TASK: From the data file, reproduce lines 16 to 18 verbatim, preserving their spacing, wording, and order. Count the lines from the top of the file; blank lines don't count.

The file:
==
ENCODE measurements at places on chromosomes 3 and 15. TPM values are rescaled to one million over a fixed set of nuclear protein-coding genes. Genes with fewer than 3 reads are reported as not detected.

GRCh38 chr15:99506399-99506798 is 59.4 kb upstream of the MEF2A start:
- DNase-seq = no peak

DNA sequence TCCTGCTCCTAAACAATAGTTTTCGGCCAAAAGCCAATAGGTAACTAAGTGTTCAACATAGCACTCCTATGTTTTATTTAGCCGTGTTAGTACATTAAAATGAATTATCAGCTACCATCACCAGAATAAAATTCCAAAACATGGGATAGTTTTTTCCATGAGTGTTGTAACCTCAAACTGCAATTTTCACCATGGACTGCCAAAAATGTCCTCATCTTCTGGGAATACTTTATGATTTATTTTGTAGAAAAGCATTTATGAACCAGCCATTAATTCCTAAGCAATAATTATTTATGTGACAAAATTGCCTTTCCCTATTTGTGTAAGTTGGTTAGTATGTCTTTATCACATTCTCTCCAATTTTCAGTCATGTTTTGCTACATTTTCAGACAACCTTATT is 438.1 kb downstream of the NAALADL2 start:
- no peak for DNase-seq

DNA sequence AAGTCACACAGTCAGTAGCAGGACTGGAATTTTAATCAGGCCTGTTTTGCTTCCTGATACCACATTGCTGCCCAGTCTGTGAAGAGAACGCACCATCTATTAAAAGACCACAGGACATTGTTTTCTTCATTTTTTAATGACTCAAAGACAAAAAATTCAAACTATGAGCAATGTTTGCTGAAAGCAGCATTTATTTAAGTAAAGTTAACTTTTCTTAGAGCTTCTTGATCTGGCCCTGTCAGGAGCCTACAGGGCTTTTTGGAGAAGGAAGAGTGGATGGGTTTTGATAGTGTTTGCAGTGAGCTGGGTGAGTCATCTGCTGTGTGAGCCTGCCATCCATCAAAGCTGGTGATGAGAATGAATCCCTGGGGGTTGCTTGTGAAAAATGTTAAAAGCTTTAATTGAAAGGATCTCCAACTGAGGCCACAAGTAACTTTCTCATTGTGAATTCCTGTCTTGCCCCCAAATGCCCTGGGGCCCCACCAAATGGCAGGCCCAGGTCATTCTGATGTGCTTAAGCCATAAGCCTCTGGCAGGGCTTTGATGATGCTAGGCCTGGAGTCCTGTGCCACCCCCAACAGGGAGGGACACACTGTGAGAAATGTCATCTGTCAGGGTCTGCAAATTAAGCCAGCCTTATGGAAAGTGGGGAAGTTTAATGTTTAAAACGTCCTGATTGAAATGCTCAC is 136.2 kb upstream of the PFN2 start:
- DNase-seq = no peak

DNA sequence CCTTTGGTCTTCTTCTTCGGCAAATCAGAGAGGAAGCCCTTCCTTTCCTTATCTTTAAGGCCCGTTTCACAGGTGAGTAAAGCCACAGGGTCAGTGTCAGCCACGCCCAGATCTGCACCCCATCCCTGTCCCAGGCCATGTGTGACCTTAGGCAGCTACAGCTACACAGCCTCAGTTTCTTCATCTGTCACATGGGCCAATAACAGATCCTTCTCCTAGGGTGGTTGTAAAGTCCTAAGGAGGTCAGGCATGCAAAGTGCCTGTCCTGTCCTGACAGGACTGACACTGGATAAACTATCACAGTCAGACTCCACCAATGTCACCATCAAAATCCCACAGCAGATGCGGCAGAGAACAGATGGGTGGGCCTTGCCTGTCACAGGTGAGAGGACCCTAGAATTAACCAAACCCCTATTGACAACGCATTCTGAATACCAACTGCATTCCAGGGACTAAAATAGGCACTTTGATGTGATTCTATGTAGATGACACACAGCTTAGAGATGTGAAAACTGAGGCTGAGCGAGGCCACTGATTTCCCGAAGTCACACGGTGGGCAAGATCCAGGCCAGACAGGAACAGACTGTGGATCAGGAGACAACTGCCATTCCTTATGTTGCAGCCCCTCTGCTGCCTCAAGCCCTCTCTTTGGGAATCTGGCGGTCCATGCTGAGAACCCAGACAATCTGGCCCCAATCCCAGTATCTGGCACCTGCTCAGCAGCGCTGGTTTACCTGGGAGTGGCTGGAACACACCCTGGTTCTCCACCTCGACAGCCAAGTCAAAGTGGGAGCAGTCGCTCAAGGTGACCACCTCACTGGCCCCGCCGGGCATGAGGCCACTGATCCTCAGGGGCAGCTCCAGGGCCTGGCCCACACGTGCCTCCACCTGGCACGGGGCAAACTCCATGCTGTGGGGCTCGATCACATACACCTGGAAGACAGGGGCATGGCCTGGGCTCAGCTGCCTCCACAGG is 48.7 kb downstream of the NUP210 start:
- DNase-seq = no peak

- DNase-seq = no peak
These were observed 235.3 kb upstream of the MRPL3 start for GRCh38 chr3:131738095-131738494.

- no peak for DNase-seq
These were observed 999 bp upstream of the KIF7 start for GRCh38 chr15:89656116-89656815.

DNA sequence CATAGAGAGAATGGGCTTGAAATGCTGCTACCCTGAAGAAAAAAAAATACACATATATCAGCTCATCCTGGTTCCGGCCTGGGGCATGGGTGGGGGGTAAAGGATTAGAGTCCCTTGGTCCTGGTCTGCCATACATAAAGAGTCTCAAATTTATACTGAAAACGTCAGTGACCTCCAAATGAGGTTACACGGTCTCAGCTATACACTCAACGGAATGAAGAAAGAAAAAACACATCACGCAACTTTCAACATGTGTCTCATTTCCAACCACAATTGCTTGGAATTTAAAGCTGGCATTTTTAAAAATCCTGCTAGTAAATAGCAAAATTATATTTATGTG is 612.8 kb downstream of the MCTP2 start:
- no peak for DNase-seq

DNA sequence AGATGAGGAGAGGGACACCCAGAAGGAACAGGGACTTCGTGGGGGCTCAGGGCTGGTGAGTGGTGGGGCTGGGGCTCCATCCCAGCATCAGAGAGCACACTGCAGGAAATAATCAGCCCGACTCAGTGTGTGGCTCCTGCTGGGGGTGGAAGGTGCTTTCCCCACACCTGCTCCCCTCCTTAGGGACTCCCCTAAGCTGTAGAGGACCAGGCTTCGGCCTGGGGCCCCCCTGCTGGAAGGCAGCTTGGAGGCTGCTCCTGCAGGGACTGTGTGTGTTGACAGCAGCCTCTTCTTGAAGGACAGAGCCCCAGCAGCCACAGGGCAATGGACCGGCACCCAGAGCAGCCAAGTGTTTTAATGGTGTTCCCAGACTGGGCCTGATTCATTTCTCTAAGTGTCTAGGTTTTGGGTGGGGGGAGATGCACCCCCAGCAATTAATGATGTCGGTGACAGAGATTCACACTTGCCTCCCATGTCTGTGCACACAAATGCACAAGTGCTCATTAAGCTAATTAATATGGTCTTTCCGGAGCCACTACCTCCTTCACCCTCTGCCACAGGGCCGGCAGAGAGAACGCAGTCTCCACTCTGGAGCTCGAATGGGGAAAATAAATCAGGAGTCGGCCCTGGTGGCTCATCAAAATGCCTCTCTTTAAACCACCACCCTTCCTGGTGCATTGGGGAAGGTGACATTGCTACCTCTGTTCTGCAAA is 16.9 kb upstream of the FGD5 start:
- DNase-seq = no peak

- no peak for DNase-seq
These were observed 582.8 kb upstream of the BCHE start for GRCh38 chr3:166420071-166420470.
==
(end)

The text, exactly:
DNA sequence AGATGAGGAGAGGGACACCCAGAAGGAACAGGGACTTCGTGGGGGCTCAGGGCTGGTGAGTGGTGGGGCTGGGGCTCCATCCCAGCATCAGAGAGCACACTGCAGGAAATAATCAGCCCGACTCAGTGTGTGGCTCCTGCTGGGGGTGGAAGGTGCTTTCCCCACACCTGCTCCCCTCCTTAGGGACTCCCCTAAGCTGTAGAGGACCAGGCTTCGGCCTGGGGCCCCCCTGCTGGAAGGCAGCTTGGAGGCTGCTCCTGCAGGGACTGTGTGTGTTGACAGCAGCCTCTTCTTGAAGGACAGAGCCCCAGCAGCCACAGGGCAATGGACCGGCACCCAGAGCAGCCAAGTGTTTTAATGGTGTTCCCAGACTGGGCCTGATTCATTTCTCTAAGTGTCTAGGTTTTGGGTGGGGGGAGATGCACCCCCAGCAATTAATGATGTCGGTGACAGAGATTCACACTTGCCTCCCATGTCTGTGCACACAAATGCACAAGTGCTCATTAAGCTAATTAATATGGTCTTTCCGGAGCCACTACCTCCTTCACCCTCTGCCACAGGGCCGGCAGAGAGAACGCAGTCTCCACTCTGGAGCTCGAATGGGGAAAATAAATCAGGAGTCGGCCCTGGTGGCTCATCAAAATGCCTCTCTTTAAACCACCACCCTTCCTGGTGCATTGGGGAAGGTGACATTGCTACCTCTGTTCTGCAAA is 16.9 kb upstream of the FGD5 start:
- DNase-seq = no peak

- no peak for DNase-seq